MADRID Spains grinding economic misery will get worse this year, despite the countrys request for a European financial lifeline of up to 100 billion euros ($125 billion) to save its banks, Prime Minister Mariano Rajoy said Sunday.
A day after the country conceded it needed outside help following months of denying it would seek assistance, Rajoy said more Spaniards will lose their jobs in a country where one out of every four are already unemployed.
This year is going to be a bad one, Rajoy said Sunday in his first comments about the rescue since it was announced the previous evening by his economy minister.
The conservative prime minister added that the economy, stuck in its second recession in three years, will still contract the previously predicted 1.7 percent in 2012 even with the help.
Spain on Saturday became the fourth and largest of the 17 countries that use Europes common currency to request a bailout. This is a big blow to a nation that a few years ago took pride as the continents economic superstar only to see it become the hot spot in the eurozone debt crisis. Its economy is the eurozones fourth largest after Germany, France and Italy.
Although Spain has not yet said how much money it would seek, the Eurogroup finance ministers of the 17-country eurozone, of which Spain is a member said in a statement Saturday that it was prepared to lend up to 100 billion euros.
The funds, which will come from one of three pools of emergency financing eurozone countries can access, will be sent to the Spanish governments Fund for Orderly Bank Restructuring (FROB), which would then use the money to strengthen the countrys teetering banks.
Across the country, Spaniards reacted with a mixture of anger and relief to the news. The full amount of the eurogroups lifeline amounts to 21,000 euros of new debt for each person almost equal to the average salary in a country of 47 million where the unemployment rate for those under age 25 is 52 percent.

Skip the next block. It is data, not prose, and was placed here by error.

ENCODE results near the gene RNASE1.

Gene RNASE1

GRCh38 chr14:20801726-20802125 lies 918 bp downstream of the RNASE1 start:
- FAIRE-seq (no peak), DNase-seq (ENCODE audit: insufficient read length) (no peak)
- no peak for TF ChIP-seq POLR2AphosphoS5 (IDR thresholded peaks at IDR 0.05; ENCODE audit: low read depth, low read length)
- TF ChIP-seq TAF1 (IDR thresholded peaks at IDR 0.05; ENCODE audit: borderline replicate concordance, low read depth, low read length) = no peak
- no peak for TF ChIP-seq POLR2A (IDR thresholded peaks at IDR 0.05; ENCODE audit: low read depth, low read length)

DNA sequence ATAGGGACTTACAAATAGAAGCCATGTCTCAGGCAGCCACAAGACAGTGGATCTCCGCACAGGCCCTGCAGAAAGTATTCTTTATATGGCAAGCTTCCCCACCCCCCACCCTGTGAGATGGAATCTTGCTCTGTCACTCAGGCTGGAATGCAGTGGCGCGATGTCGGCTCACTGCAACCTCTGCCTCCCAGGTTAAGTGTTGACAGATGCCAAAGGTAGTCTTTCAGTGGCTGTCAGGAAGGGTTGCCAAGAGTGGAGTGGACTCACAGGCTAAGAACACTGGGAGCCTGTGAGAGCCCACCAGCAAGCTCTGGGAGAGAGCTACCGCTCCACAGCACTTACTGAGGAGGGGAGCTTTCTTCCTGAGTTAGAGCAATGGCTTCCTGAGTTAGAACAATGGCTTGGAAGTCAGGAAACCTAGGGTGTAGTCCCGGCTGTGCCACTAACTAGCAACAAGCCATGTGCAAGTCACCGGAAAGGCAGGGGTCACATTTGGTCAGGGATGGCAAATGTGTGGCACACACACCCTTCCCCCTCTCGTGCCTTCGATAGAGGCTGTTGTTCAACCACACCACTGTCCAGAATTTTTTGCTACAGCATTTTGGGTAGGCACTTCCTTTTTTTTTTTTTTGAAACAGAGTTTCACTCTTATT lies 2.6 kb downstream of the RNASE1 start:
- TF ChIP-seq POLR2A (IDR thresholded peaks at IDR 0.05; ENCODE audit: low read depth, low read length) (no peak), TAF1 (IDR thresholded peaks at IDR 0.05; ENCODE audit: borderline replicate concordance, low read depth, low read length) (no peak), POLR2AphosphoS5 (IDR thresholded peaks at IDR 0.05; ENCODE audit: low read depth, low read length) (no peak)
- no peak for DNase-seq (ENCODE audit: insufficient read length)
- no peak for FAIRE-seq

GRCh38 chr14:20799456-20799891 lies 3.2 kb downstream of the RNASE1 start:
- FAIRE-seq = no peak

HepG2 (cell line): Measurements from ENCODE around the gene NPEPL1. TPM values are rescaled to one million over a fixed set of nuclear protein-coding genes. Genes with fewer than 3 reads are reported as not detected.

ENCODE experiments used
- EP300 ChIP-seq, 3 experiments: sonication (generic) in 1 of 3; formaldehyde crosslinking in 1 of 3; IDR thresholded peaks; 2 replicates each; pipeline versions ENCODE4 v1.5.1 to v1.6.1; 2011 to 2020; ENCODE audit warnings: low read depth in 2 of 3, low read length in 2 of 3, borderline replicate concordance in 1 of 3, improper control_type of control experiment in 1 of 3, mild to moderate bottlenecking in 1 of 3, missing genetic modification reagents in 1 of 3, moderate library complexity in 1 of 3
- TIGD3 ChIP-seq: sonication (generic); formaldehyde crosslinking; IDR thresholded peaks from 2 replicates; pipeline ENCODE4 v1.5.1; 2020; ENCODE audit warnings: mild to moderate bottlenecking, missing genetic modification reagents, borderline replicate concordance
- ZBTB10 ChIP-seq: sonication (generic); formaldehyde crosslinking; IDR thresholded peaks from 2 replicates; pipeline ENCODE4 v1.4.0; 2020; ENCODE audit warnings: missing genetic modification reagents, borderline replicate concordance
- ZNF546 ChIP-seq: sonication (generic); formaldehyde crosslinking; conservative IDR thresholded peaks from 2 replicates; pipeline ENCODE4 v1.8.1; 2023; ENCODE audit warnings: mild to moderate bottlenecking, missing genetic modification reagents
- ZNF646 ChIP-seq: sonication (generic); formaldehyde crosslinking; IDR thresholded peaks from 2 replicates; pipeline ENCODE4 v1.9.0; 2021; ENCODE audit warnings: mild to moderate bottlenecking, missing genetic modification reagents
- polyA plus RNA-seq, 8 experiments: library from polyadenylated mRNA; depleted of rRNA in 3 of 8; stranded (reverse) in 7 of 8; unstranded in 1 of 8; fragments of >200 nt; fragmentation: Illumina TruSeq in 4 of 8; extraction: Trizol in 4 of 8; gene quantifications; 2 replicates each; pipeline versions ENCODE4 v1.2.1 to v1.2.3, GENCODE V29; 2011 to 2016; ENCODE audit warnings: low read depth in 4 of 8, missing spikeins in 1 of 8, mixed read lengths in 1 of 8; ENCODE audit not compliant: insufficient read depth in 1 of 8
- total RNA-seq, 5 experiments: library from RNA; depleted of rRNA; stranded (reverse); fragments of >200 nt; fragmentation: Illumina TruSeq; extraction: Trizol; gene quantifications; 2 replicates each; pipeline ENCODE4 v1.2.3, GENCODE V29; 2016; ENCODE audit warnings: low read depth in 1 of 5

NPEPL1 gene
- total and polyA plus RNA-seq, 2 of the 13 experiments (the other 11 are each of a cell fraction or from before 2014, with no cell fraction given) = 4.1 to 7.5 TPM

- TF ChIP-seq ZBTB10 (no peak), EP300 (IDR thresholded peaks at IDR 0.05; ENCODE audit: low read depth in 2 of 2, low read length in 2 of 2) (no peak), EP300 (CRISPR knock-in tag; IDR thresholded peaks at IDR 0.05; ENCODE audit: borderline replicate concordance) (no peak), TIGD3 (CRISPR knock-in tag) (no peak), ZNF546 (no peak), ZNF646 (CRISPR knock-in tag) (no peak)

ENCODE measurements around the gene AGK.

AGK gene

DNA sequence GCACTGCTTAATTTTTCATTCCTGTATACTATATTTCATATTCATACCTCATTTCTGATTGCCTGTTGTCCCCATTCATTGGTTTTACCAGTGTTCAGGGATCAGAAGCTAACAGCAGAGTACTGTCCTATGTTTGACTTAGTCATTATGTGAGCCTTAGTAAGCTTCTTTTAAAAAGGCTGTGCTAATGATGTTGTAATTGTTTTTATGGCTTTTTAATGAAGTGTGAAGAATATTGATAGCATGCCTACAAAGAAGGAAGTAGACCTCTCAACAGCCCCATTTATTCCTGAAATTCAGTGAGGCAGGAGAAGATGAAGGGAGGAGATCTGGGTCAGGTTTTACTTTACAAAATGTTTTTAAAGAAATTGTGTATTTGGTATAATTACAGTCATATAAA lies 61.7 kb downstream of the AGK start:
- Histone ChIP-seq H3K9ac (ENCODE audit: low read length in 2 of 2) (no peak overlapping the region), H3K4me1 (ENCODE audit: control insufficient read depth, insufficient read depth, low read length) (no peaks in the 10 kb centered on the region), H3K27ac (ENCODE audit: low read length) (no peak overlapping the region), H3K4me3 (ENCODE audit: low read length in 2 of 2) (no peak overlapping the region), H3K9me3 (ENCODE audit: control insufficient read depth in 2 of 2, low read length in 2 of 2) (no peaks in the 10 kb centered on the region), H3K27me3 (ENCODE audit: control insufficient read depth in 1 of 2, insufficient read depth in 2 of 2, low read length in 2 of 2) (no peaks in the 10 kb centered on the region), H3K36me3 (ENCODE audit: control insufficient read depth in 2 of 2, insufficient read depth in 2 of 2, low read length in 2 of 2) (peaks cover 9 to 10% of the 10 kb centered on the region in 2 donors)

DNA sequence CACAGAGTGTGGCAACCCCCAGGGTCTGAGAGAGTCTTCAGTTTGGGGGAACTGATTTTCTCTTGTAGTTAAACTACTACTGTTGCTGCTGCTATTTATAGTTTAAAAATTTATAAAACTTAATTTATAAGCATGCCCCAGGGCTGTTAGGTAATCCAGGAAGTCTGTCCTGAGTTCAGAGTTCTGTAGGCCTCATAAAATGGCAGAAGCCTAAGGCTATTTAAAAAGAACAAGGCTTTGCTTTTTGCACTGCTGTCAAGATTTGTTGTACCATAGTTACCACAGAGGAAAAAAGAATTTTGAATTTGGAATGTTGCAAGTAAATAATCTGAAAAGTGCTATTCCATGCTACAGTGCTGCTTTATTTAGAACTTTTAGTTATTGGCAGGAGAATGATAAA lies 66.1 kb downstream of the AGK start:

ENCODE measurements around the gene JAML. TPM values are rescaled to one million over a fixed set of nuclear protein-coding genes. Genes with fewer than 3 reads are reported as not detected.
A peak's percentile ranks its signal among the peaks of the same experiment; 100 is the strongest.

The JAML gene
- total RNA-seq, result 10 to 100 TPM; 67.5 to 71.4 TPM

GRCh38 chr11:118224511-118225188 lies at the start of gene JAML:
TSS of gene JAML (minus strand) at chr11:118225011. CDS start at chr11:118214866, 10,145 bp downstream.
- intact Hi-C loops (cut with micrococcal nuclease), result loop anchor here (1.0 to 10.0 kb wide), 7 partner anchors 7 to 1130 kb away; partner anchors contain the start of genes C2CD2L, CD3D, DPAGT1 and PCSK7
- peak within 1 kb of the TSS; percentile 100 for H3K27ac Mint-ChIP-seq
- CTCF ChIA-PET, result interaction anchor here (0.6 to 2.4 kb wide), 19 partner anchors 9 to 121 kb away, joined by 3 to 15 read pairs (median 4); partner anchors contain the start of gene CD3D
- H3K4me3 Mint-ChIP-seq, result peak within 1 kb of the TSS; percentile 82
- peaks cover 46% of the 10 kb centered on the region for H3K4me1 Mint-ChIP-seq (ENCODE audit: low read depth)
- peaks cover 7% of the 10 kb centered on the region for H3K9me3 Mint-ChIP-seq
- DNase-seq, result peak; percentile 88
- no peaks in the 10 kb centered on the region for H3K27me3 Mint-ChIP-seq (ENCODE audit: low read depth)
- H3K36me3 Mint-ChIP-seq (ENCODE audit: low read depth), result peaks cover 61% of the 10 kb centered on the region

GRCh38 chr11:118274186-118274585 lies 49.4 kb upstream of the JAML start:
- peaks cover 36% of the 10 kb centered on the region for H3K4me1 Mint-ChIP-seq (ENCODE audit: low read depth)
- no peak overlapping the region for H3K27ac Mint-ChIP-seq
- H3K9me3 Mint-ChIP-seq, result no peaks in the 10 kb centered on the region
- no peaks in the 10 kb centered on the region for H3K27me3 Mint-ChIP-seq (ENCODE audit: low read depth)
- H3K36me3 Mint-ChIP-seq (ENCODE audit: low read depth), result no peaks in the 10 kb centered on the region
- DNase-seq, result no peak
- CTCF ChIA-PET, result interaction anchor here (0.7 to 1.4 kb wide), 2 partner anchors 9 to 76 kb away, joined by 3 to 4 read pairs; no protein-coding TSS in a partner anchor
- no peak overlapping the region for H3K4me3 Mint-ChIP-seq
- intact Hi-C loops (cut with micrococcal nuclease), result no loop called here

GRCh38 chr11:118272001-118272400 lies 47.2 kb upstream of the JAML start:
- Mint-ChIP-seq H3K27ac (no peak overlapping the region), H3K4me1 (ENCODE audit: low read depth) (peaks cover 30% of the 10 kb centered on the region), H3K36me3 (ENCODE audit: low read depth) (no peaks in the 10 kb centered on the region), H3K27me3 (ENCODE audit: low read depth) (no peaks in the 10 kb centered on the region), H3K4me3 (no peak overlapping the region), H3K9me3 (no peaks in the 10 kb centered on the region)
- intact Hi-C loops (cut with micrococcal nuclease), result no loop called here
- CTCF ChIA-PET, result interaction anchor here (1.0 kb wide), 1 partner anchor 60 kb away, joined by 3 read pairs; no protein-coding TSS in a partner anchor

The country is already reeling from deep austerity cuts Rajoy has imposed over the last six months that have raised taxes, made it easier to hire and fire workers, and cut deep into cherished government programs, including education and national health care.
Its obviously a shame, said civil servant Luisa Saraguren, 44, as she strolled on a sunny Sunday morning with her young daughter. But this bailout was fully predictable, and the consequences of this help are going to be a lot bigger compared to the cuts weve been living with already.
Rajoy took pains to avoid the word bailout Sunday, saying Spains rescue package is a line of credit that its most troubled banks will be able to tap. The assistance will not come with the outside control over government macroeconomic policy like that imposed Greece, Ireland and Portugal when their public finances were bailed out.
He said interest rates on the loans will be considerably lower than the rate near 7 percent that Spain has been forced to pay recently on the international debt markets, a level that forced the other countries to seek bailouts. The government will be responsible for collecting repayments from the banks, with interest, and returning the money to the Eurogroup, although interest rates and loan duration details have not yet been revealed.
It is not yet clear whether the money will come from the EUs 440-billion-euro European Financial Stability Facility, the new 500-billion-euro European Stability Mechanism, or a combination of the two.
The deal is to be underwritten by the Spanish state, which will use the FROB as its mechanism to funnel the loan to banks in need.
Spains financial problems are not due to Greek-style government over-spending. The countrys banks, particularly its savings banks or cajas, got caught up in the collapse of a real estate bubble in 2008 that got worse over the past four years.
But, as Spains leaders have struggled for a solution the countrys borrowing costs have soared close to the level that forced the governments of Greece, Portugal and Ireland to seek rescues.